Tuamotus Vacations are the ideal way to enjoy a beautiful tropical paradise beach vacation. The Tuamotus Islands dream South Seas snapshot: the 77 atolls – narrow coral rings encircling turquoise lagoons – that make up this stunning archipelago are flung over an immense stretch of indigo-blue ocean.
Life in the atolls is equal parts harsh and paradisiacal: hardly anything grows, so there’s little fruit and vegetables, and the only drinking water is collected from the rain. Yet the silence, starry skies, coral beaches, blue lagoons, idyllic coral islets and languid pace of life captivate nearly everyone who makes it here. Most tourists visit Rangiroa, Tikehau and Fakarava, which have the bulk of the tourist infrastructure, but it’s also possible to explore lesser-known beauties such as Ahe, Mataiva and Makemo.
Anyone who loves the water will adore enjoying Tuamotus Vacations. The vast, pristine marine area offers unparalleled opportunities to encounter the menagerie of marine life. For non divers, fantastic lagoon excursions beckon. The main islands of the Tuamotus Islands are Rangiroa, Fakarava, Manihi, Tikehau, Makemo and Mataiva. For more information on the different islands and beaches of Tuamotus, click here.
The Tuamotus Weather – When to Visit
The Tuamotus get more sunshine than any other archipelago in French Polynesia. The shoulder seasons (April to May and October to November) are the best times to visit. From December to March is the when storms and rain are more likely. Between June and September, the prevailing trade winds produce pleasantly mild weather but rough seas – not ideal for boat excursions. Diving is excellent year-round, but the seas are calmer from October to May. As the archipelago is farther north than the Society group, it tends to be a little hotter than the average 85°F in the summer and the average 80°F in winter that other islands experience. The wet season can be wetter, too. The upside is more sunny days and a constant lagoon temperature of around 78°F.
The Tuamotus Attractions
Île aux Récifs – Rangiroa
Take an hour-long boat ride from Avatoru to Ile aux Recifs, famous for its coral outcrops, weathered and eroded into mysterious underwater shapes. With ample swimming and snorkeling spots, this section of the reef offers excellent views of the area’s abundant marine life. Relax on one of the many small beaches, shaded underneath coconut trees and surrounded by the bright blue waters of the sea.
Lagon Bleu – Rangiroa
This is what many people visualize when imagining a Polynesian paradise: a string of sand islands and coral reefs has formed a natural pool on the edge of the main reef, a lagoon within a lagoon. You can walk knee-deep across a (mostly dead) coral seabed to visit a bird island and laze on incredibly photogenic spits of white-and-pink coral sands. This intimate paradise is reached only on lagoon-excursion boats from Avatoru, about an hour away.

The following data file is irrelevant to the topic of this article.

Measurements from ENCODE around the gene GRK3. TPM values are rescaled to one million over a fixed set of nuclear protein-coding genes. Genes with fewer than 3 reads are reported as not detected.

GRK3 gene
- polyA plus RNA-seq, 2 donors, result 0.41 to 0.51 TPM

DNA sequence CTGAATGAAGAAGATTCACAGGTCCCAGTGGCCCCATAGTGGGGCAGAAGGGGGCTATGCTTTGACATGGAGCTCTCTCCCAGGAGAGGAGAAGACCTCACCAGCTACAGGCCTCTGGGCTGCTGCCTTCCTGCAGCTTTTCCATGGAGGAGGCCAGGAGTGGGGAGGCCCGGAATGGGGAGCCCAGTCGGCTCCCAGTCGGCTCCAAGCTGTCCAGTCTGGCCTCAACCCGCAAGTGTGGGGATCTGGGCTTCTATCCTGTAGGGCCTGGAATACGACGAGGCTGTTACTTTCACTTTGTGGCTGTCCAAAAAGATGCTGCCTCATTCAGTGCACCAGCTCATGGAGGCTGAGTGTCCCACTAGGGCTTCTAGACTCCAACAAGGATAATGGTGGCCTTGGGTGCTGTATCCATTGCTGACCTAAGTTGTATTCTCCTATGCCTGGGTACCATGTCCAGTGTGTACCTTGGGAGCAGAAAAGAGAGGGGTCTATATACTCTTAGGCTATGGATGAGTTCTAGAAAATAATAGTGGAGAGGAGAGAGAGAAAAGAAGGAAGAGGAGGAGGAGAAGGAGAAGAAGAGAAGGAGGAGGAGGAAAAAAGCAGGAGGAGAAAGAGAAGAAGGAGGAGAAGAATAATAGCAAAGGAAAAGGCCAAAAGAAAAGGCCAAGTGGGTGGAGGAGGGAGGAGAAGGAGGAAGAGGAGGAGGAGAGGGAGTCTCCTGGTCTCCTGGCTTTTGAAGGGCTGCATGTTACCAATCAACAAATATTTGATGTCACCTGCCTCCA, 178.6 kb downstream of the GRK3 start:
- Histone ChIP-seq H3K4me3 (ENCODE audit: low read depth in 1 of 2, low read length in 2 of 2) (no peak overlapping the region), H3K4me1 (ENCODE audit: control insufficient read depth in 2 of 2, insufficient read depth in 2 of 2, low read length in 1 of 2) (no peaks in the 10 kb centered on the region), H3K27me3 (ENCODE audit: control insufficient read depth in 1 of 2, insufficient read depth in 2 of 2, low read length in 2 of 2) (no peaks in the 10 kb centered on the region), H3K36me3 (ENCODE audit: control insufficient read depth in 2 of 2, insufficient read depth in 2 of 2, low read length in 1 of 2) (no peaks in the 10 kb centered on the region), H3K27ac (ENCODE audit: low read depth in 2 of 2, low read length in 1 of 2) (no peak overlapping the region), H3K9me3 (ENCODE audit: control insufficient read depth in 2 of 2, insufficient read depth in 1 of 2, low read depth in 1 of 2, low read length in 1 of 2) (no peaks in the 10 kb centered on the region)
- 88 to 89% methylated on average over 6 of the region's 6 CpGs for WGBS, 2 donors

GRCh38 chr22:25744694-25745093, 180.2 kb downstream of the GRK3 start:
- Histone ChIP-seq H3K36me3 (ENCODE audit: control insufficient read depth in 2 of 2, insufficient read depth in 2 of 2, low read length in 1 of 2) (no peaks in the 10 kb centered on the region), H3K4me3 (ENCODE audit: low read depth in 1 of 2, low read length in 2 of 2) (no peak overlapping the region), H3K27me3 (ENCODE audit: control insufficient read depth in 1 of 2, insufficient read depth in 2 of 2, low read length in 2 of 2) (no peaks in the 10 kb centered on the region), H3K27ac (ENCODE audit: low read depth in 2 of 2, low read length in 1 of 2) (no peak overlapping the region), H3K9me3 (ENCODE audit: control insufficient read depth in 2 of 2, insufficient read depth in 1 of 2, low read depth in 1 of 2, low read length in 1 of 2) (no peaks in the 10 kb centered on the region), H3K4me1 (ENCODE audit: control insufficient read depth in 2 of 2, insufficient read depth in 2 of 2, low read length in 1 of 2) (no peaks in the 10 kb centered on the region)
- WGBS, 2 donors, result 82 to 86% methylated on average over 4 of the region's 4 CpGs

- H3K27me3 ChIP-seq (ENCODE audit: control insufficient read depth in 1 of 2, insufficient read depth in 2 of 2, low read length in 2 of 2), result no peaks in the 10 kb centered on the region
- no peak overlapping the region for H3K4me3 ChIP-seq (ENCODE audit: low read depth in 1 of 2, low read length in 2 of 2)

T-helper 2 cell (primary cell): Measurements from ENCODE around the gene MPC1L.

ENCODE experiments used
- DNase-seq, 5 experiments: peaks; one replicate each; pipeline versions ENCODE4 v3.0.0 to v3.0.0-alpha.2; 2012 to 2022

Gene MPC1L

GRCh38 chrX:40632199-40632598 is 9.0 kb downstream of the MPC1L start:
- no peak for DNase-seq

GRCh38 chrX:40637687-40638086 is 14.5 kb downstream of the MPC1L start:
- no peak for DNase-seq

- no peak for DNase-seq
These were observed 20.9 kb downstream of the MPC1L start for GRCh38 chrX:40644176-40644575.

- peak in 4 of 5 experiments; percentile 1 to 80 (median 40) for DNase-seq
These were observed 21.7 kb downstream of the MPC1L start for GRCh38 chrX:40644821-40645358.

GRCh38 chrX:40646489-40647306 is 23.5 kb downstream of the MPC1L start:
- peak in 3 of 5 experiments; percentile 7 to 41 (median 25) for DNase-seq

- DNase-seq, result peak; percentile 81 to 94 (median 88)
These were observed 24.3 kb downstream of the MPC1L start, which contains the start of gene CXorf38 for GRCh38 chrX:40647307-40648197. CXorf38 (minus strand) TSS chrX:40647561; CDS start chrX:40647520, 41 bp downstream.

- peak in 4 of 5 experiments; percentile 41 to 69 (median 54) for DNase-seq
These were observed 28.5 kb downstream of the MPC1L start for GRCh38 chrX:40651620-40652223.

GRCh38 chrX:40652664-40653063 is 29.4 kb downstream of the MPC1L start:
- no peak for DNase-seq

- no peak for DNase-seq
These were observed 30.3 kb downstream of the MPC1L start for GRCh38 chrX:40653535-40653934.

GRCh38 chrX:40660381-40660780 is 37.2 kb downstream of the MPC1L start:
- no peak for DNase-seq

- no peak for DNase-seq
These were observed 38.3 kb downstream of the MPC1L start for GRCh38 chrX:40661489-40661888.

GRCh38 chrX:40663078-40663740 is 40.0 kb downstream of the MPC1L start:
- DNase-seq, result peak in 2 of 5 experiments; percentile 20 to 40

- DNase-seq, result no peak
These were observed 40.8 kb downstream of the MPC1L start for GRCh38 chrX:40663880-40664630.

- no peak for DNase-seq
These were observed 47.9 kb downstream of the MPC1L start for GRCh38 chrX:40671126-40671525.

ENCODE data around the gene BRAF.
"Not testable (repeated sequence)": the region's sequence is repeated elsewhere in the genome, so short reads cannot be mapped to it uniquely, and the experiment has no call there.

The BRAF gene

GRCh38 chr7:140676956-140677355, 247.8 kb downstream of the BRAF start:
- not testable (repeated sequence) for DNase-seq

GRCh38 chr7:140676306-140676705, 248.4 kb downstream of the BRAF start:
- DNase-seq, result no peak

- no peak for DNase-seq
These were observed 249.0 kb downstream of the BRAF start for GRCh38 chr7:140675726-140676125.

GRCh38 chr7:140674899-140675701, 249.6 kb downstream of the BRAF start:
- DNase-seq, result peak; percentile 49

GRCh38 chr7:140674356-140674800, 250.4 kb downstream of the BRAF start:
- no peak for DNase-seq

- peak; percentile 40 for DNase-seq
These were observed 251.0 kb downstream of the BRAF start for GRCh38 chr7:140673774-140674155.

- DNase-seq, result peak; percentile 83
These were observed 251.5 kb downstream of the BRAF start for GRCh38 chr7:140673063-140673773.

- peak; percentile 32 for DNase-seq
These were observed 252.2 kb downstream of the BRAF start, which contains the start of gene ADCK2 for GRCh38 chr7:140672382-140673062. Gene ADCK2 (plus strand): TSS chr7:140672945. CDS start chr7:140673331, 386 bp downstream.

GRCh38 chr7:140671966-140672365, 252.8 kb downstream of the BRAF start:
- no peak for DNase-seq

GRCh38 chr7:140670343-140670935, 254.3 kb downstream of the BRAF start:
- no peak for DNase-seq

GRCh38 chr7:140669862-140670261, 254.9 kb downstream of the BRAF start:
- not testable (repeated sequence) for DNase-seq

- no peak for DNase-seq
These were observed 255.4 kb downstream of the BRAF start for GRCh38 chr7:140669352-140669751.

Les Sables Roses – Fakarava
This pink sand beach is in the southeast corner of Rangiroa, reached by a two-hour boat trip. The sands contain eroded coral and foraminiferal deposits (the pulverized red shells of tiny sea creatures) which sparkle in the sunlight. At Les Sables Roses you’ll get complete isolation, deserted beaches, and crystal clear water.
Tiputa – Rangiroa
Very few visitors venture to this charmingly quiet village edging the eastern side of Tiputa Pass. Although it doesn’t have tourist facilities (all accommodation options are on Avatoru), it’s well worth the trip for its wonderfully relaxed atmosphere and to get a sense of atoll life; getting a boat across the Tiputa Pass adds to the whole experience. A track continues east from the the village through coconut plantations until it’s halted by the next shallow channel.
Plage du PK9 – Fakarava
Plage du PK9 is a thin, laid-back stretch of white coral sand backed by palms and lapped by sparkling turquoise waters. It’s equally good for sunning and swimming and there’s excellent snorkeling not far offshore. Bring plenty of water. Beware of falling coconuts.
Marae Papiro – Mataiva
Marae Papiro is a well-kept temple on the edge of a shallow channel, about 14 km from the village. In the center of this temple you can see the stone seat from which, according to legend, the giant Tu guarded the pass against invasion. The shallow channel is good for swimming and snorkeling and there are a few nice coral beaches close by.